33. MORGAN, V.I., 1982, Antarctic ice sheet surface oxygen isotope values:Journal of Glaciology, v. 28, p. 315–323.Google Scholar
  34. MORSE, J.W. and MacKENZIE, F.T., 1990, Geochemistry of Sedimentary Carbonates. Developments in Sedimentology 48, Elsevier, 707 p.Google Scholar
  35. MUCCI, A., 1987, Influence of temperature on the composition of magnesian calcite overgrowths precipitated from seawater:Geochimica et Cosmochimica Atca, v. 51, p. 1977–1984.Google Scholar
  36. PETERSON, J.A. and MORESBY, J.F., 1979, Subglacial travertine and associated deposits in the Carstensz area, Irian Jaya, Republic of Indonesia:Zeitschrift fur Glescherkunde and Glazialgeologie, v. 15, p. 23–29.Google Scholar
  37. PETERSON, J.A., FINLAYSON, B.L., and ZHANG, Q., 1988, Changing distribution of late Quaternary terrestrial lacustrine and littoral environments in the Vestfold Hills, Antarctica:Hydrobiologia, v. 165, p. 221–226.Google Scholar
  38. McCONNAUGHEY, T., 1989;13C and18O isotopic disequilibrium in biological carbonates. I. Patterns:Geochimica et Cosmochimica Atca, v. 53, p. 151–162.Google Scholar
  39. PICKARD, J., 1984, The Holocene fossil marine macrofauna of the Vestfold Hills, East Antarctica.Boreas, v. 14, p. 189–202.Google Scholar
  40. PICKARD, J., ADAMSON, D., HARWOOD, D.M., MILLER, G.H., QUILTY, P.G., and DELL, R.K., 1984, Early Pliocene marine sediments in the Vestfold Hills, East Antarctica: Implication for coastline, ice sheet, and climate:South African Journal of Science, v. 82, p. 520–521.Google Scholar
  41. RAO, C.P., 1981, Criteria for recognition of cold-water carbonate sedimentation: Berriedale Limestone (Lower Permian), Tasmania, Australia:Journal of Sedimentary Petrology, v. 51, p. 491–506.Google Scholar
  42. RAO, C.P., 1983, Cold-water spherical grains from a fresh-water drainage pipe, Gordon Dam, Tasmania, Australia:Journal of Sedimentary Petrology, v. 53, p. 1169–1173.Google Scholar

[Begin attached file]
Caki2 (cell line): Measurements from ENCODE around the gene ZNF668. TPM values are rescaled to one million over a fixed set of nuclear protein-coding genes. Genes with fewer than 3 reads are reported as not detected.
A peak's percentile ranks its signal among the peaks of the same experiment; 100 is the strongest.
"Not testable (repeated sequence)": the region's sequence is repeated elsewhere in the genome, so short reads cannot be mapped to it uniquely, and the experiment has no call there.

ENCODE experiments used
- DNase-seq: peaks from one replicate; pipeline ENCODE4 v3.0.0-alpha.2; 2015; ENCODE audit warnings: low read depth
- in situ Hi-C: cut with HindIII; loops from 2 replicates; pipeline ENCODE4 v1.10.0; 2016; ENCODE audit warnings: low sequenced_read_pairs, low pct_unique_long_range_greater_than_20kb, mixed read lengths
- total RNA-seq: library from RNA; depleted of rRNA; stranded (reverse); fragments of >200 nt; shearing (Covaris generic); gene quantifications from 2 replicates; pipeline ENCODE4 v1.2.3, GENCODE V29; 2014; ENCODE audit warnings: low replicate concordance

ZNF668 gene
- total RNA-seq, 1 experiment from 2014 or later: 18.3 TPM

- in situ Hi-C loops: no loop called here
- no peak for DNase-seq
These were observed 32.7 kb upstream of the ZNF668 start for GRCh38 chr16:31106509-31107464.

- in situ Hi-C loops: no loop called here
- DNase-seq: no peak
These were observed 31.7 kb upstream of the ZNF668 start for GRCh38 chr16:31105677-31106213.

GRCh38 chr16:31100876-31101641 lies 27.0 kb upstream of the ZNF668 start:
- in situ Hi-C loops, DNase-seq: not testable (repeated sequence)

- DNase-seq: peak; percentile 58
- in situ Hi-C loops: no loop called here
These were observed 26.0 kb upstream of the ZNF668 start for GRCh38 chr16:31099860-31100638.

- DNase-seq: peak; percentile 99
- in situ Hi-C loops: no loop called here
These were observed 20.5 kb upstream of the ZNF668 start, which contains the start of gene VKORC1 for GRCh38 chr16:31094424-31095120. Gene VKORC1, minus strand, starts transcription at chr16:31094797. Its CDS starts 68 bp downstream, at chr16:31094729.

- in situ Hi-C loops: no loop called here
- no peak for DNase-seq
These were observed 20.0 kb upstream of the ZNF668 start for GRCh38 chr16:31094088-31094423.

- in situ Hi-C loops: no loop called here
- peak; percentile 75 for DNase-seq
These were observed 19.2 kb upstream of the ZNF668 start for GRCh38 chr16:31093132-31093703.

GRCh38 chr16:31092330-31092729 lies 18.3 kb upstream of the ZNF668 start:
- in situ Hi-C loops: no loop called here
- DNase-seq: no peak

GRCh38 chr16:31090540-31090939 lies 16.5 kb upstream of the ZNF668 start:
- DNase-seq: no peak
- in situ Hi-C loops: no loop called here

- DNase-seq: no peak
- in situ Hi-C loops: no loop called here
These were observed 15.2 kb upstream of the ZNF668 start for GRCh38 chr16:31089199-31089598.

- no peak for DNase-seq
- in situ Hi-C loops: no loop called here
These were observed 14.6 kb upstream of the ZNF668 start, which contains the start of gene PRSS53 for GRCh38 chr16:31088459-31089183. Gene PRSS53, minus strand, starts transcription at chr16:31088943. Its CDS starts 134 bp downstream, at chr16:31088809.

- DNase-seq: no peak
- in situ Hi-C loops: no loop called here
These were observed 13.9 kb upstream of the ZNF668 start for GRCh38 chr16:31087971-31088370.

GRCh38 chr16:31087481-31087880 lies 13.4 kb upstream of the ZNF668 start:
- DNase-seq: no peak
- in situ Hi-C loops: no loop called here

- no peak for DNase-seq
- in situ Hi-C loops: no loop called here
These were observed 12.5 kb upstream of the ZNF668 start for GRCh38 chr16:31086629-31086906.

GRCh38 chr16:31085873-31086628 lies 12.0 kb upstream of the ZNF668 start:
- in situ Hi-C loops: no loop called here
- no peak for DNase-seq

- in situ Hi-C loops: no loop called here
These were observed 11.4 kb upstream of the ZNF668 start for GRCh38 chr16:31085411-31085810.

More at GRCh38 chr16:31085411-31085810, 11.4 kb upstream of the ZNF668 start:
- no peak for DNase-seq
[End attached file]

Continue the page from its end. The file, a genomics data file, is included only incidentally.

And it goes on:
43. RAO, C.P., 1988, Oxygen and carbon isotope composition of cold-water Berriedale Limestone (Lower Permian), Tasmania, Australia:Sedimentary Geology, v. 60, p. 221–231.Google Scholar
  44. RAO, C.P., 1993, Carbonate minerals, oxygen and carbon isotopes in modern temperate bryozoa, eastern Tasmania, Australia:Sedimentary Geology, v. 88, p. 123–135.Google Scholar
  45. RAO, C.P., 1996, Modern Carbonates: tropical, temperate and polar_ — introduction to sedimentology and geochemistry, Carbonates, Hobart, 206 p.Google Scholar
  46. RAO, C.P. and GREEN, D.C., 1982, Oxygen and carbon isotopes of Early Permian cold-water carbonates, Tasmania, Australia:Journal of Sedimentary Petrology, v. 52, p. 1111–1125.Google Scholar
  47. RAO, C.P., AMINI, Z.Z., and FRANKLIN, D., 1995, Grain-size, biota, sedimentology and oxygen and carbon isotopes of sediments, Davies Station and Prydz Bay, Antarctica: evidence for occurrence and recession of shelf ice:ANARE Res. News, v. 94, p. 33–34.Google Scholar
  48. RAO, C.P., AMINI, Z.Z., and FRANKLIN, D., 1996, Comparison between modern polar and temperate skeletal carbonate mineralogy and oxygen and carbon isotopes, Antarctica and Tasmania shelves.In Banks, M.R. and Brown, M.J, eds., Climatic succession and glacial history of the southern hemisphere over the last five million years:Papers and Proceedings of Royal Society of Tasmania, v. 130, p. 87–93.Google Scholar
  49. RUBINSON, H. and CLAYTON, R.N., 1969, Carbon-13 fractionation between aragonite and calcite:Geochimica et Cosmochimica Atca, v. 33, p. 997–1004.Google Scholar
  50. SMITH, N.R., DONG, Z., KERRY, K.R., and WRIGHT, S., 1984, Water masses and circulation in the region of Prydz Bay, Antarctica:Deep Sea Research, v. 31, p. 1121–1147.Google Scholar
  51. TARUTANI, T., CLAYTON, R.N., and MAYEDA, T.K., 1969, The effect of polymorphism and magnesium substitution on oxygen isotope fractionation between calcium carbonate and water:Geochimica et Cosmochimica Acta, v. 46, p. 987–996.Google Scholar
  52. TAVIANI, M., REID, D.E., and ANDERSON, J.B., 1993, Skeleltal and isotopic composition and paleoclimatic significance of late Pleistocene carbonates, Ross Sea, Antarctica:Journal Sedimentary Petrology, v. 63, p. 84–90.Google Scholar

Copyright information

© Springer 1998

Authors and Affiliations

  • C. Prasada Rao
    • 1
  • I. D. Goodwin
    • 2
  • J. A. E. Gibson
    • 3
  1. 1.Department of GeologyUniversity of TasmaniaHobartAustralia
  2. 2.Antarctic CRCUniversity of TasmaniaHobartAustralia
  3. 3.Institute of Antarctic and Southern Ocean StudiesUniversity of TasmaniaHobartAustralia

Personalised recommendations